The case turned upon whether the widow, whose heir the respondent is, took an absolute interest in certain properties of the husbands or only a life-estate. If the latter, the respondent had no right. The Subordinate Judge held that the widow had only a life-estate. The High Court reversed. The losing parties then applied for leave to appeal to the King in Council, which was refused upon the ground that the amount or value of the subject matter of the suit was less than Rs. 10,000.
The appellant now asks for special leave to appeal on the ground that the decision of the High Court was wrong in the respect that the amount or value of the subject matter of the suit was more than Rs. 10,000. The point arises in this way. Part of the property in question consisted of promissory notes. The promissory notes in the plaint were described as of their face value, and, so valued together with the other subjects in dispute, the amount of Rs. 10,000, cannot be reached, but if to the face value of the promissory notes is added the interest up to the date of the decree of the first Court, then the sum of Rs. 10,000 is exceeded. The section of the Civil Procedure Code which rules the matter is S. 110, which is as follows: "In each of the cases mentioned in Cls. (a) and (b), S. 109, the amount or value of the subject matter of the suit in the Court of first instance must be ten thousand rupees or upwards, and the amount or value of the subject matter in dispute on appeal to His Majesty in Council must be the same sum or upwards.
Or the decree or final order must involve, directly or indirectly, some claim or question to or respecting property of like amount or value, and where the decree or final order appealed from affirms the decision of the Court immediately below the Court passing such decree or final order, the appeal must involve some substantial question of law."
Case (a), S. 109, is an appeal from a decree passed on appeal by a High Court, and therefore the present ease is within Case (a). Now, it is a matter of history that the present section of the Code was an amended form of the enactment which prior to the Code controlled the matter. Up to 1874 appeals to the Privy Council were governed by the Order in Council of 10th April 1838. The words then were:
"amount or value of the subject matter in dispute in appeals to Her Majesty in Council." Upon that there were decisions of the Privy Council that interest on money claims and mesne profits of immovable property subsequent to the date of the suit, but awarded by the decree, might be reckoned, but none subsequent to that date. Then came the Privy Council Appeals Act 6 of 1874, and subsequently the Code of Civil Procedure, which imposed the additional condition as to the value in the Court of first instance, which is not included in the order above quoted. In 1901, in the case of Moti Chand v. Ganga Parshad Singh (1) their Lordships held that the word "and" meant "and" and not "or," so that each of the two conditions had to be separately fulfilled. In that case the amount recoverable even under the decree in the first Court did not amount to Rs. 10,000, so that the present position did not arise. The question did, however, arise in India, and the Calcutta and Madras Courts gave contrary decisions. Their Lordships consider that the Madras Courts were right. The case is Subramanya Ayar v. Settammal (2). In that case the question was as to mesne profits. If mesne profits from the date of the institution of the suit to the date of the decree were added the sum of Rs. 10,000 was exceeded, secus if not. The Courts held that they could not be added, and their Lordships agree with their reasoning which, indeed, treated the question under the first part of the section as completely clear, but considered whether the second part, "or the decree or final order must involve," etc., made any difference, and held that it did not, for reasons which commend themselves to their Lordships.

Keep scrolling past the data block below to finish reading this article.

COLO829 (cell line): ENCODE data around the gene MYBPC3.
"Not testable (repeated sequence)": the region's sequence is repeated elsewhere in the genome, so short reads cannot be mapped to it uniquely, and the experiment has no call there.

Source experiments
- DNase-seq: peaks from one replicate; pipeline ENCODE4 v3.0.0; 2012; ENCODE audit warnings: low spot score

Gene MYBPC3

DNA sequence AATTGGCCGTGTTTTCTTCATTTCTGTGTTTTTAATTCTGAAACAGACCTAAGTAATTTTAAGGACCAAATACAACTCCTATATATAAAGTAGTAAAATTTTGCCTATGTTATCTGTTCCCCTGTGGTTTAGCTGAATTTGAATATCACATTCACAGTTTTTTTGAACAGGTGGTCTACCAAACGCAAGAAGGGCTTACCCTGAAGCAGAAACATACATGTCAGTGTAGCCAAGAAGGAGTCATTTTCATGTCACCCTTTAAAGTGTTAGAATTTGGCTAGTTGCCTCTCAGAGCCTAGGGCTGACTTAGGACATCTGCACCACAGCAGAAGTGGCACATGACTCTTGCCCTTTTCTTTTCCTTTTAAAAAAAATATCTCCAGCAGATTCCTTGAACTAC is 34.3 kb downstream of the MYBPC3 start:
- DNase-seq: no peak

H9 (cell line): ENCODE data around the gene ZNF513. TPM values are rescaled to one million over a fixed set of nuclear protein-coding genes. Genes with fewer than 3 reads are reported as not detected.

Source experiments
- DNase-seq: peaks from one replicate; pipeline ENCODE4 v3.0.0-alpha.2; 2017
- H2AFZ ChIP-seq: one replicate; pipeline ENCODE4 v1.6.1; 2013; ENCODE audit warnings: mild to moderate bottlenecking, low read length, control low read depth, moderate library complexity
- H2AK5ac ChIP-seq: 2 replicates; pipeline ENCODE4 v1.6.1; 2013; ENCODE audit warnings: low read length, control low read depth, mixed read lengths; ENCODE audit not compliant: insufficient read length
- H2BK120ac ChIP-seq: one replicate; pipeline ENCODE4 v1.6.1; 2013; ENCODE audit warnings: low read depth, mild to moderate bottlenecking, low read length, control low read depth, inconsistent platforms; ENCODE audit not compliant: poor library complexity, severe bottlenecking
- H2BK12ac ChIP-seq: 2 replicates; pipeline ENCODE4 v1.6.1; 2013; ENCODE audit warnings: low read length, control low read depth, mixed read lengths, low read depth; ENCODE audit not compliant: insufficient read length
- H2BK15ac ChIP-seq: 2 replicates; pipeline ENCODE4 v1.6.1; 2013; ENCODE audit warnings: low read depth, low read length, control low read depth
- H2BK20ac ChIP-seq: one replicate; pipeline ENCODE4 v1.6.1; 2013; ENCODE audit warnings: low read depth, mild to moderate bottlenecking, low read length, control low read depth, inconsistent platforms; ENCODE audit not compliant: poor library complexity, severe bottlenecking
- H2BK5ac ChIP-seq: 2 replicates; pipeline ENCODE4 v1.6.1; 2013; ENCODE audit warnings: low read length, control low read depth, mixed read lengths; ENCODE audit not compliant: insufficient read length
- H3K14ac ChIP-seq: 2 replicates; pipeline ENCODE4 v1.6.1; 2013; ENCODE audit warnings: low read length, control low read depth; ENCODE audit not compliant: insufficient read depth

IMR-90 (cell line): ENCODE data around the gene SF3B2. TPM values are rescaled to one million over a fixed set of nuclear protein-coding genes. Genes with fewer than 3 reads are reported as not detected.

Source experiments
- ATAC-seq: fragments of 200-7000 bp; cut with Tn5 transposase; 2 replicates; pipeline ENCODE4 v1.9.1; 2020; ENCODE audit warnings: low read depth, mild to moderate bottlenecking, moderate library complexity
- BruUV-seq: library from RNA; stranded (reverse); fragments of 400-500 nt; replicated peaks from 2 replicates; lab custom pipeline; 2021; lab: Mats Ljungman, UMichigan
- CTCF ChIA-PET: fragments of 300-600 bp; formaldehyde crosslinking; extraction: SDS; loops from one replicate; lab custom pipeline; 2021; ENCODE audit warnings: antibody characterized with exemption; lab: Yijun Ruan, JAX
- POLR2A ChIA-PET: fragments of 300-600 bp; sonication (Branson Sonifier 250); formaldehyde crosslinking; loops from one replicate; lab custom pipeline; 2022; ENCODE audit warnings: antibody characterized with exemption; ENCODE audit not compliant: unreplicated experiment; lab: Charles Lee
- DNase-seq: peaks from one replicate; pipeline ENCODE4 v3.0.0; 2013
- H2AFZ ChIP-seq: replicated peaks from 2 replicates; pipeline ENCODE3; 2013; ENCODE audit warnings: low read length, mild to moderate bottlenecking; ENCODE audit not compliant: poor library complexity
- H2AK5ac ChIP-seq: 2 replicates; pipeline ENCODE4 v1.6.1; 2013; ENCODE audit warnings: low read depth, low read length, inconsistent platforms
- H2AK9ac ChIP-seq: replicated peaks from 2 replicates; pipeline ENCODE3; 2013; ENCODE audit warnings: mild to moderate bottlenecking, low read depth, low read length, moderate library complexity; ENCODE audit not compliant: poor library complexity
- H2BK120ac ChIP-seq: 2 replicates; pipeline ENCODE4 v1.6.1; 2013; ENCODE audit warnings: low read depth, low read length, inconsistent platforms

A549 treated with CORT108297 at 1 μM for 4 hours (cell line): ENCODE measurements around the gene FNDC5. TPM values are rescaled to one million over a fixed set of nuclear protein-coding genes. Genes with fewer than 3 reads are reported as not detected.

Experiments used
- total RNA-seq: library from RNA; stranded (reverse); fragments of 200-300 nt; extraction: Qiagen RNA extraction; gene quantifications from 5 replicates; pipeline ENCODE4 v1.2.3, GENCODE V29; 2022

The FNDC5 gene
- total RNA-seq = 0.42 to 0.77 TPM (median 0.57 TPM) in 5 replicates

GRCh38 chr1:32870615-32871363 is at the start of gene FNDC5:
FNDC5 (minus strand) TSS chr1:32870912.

Learned counsel for the petitioner sought to distinguish that case by saying that it applied to mesne profits and not to interest, and also that there the pecuniary claim was directly made and not, as here, a claim for a promissory note itself, leaving the pecuniary claim to be worked out by action against the maker of the promissory note. But, in truth, mesne profits are much more akin to the interest sought to be added by computation in this case than the case of interest directly sued for, for they are something attaching to the subject claimed and not what is the subject of a direct claim. And, further, the point that there is here no direct action for the money, but only for the thing that will bring in the money, so far from helping the appellant, is all against him. Who can tell whether there will be any interest due under the promissory note The maker of the promissory note may have many defences. The truth is that it is somewhat of a concession to allow the promissory notes to be ranked as at their face value. That concession is allowed, and that is the utmost that can be said to be the value as at the institution of the suit. To add what may eventually turn out to be accrued moneys after that date and up to the decree is to go far beyond what has been conceded and is in the teeth of what their Lordships hold to be the true meaning of the Code. Their Lordships will therefore humbly advise His Majesty that the application should be dismissed with costs.